Centivany and Adler are currently deeply involved with SSHRC-funded research projects. Professor Centivany, who holds a PhD in Information and a Juris Doctor specializing in intellectual property and technology law, is the primary investigator on a grant-funded project titled Smart Tractors and Agrohackers: Computerization, Copyright and the “Right to Repair” Movement that investigates the co-evolution of technology design, social practice, and laws and policies impacting repair work. Professor Centivany is also a co-investigator for a grant-funded project titled Big Data at the Margins, that examines ways digital media, big data and artificial intelligence effect the daily lives of economically, socially or geographically marginalized people including, in particular, communities right here in London.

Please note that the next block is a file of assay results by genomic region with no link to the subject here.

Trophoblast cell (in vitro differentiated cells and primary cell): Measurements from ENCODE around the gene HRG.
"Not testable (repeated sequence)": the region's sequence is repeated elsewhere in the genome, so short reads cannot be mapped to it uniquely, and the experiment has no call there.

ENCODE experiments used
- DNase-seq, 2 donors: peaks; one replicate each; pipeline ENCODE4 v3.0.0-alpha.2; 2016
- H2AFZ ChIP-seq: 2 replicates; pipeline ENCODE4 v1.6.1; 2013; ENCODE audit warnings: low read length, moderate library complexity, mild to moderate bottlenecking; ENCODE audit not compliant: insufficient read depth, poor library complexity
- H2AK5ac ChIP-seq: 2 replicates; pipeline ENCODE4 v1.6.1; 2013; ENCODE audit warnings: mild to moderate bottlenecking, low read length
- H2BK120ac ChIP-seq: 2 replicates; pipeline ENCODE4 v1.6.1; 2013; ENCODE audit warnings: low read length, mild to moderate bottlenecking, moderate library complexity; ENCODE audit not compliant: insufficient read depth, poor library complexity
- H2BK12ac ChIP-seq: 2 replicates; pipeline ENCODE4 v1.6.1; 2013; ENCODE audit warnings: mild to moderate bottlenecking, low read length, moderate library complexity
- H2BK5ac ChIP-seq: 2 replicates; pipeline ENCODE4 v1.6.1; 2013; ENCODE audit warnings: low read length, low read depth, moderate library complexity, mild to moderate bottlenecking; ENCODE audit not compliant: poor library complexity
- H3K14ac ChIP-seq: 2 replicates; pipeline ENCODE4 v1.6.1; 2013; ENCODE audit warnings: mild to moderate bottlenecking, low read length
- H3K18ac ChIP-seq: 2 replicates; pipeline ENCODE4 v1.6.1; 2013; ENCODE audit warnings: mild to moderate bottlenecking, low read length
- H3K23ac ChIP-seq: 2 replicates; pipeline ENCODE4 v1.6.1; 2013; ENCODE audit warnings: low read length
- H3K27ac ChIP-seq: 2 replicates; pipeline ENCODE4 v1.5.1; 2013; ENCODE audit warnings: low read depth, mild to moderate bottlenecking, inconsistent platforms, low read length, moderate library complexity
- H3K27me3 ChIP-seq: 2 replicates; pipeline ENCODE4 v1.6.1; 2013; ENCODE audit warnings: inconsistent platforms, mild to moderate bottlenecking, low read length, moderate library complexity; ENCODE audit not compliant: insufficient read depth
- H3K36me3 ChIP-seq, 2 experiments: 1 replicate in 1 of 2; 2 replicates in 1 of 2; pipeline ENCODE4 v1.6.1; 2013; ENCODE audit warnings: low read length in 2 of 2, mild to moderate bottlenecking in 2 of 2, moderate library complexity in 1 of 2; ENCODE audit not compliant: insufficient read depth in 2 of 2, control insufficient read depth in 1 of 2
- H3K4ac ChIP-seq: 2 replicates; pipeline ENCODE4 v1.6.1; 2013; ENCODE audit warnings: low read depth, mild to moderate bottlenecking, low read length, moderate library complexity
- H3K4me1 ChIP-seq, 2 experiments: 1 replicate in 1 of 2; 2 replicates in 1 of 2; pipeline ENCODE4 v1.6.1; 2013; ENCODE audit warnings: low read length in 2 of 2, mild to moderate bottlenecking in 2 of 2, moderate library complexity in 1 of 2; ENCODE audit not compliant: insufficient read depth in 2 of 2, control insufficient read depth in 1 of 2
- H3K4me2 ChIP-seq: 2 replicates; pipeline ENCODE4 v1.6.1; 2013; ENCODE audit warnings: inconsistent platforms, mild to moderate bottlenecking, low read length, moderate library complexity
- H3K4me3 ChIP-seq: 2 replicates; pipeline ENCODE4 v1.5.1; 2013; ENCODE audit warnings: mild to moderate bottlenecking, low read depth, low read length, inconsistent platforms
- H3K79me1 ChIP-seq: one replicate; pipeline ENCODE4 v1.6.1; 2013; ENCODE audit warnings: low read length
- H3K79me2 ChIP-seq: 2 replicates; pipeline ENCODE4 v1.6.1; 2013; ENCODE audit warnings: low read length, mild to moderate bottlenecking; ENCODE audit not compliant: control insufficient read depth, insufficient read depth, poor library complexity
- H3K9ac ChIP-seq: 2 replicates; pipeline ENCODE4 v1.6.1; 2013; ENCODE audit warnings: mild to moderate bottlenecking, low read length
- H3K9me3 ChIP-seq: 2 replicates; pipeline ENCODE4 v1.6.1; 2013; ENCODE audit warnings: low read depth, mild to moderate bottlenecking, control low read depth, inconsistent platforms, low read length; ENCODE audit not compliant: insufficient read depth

Professor Adler, who holds a PhD in Library and Information Studies with a minor in Women and Gender Studies, is working on a grant-funded project titled Desire in sight: Aesthetics of knowledge organization. She is also engaged in several other highly creative research initiatives, including generating a history of Thomas Jefferson’s information and communication techniques. She believes that Jefferson’s information practices show that he was using and formulating what we call algorithms today.
“Jefferson’s wheel cipher and other encryption techniques, his library catalogue, his elaborate formula for whiteness, his Farm Book, and censuses are all examples of early algorithmic techniques. The algorithmic cultures and cultural institutions of the present are directly tied to the political arithmetic and institutional practices of the late 18th and early 19th centuries,” Adler explains of her project.
The three newest full-time appointments are also looking forward to making their mark in research and teaching at FIMS. All three new recruits arrived in July and immediately dove in.